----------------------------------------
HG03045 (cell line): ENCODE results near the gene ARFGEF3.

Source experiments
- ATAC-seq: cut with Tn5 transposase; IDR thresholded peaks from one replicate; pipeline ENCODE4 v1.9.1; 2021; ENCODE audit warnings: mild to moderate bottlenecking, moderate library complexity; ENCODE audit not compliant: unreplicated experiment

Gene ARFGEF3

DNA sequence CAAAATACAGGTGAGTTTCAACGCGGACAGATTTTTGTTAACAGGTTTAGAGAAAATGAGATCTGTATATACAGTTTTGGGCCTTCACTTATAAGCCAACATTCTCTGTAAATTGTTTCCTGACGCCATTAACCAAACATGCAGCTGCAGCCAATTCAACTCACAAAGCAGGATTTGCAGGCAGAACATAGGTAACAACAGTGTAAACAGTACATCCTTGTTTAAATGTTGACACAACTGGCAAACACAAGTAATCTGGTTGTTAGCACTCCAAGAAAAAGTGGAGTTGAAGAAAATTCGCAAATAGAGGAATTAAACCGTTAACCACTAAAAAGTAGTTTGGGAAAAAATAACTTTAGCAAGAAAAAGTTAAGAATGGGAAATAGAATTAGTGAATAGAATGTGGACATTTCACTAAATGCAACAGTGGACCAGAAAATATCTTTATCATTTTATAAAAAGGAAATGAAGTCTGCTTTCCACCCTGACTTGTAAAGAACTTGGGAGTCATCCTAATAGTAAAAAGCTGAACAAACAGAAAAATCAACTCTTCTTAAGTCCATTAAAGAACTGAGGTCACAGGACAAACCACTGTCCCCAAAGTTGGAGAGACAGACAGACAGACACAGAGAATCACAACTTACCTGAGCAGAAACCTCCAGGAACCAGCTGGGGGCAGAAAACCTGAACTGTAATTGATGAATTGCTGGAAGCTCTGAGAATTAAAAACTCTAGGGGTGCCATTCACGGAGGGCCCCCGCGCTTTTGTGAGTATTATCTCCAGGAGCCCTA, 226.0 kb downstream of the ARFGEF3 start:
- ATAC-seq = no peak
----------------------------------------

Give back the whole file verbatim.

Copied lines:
HG03045 (cell line): ENCODE results near the gene ARFGEF3.

Source experiments
- ATAC-seq: cut with Tn5 transposase; IDR thresholded peaks from one replicate; pipeline ENCODE4 v1.9.1; 2021; ENCODE audit warnings: mild to moderate bottlenecking, moderate library complexity; ENCODE audit not compliant: unreplicated experiment

Gene ARFGEF3

DNA sequence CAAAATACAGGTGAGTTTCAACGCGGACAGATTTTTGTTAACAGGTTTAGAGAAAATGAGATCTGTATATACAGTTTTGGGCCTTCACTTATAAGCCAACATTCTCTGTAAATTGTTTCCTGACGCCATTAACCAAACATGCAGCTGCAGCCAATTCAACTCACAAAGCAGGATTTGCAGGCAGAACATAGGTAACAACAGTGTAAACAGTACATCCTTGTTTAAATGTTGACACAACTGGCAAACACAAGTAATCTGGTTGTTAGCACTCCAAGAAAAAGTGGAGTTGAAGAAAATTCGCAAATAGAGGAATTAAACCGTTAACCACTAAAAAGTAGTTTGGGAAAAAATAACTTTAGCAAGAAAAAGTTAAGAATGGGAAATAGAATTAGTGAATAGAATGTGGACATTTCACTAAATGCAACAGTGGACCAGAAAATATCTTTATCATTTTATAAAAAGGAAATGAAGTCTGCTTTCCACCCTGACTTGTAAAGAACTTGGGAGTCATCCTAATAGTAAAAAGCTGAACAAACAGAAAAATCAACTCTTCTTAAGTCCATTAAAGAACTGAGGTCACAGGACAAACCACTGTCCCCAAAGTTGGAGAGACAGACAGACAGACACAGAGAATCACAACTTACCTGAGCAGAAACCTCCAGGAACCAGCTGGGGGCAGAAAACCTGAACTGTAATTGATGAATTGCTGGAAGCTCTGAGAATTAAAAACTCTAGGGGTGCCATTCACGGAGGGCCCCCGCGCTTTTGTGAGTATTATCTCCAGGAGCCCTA, 226.0 kb downstream of the ARFGEF3 start:
- ATAC-seq = no peak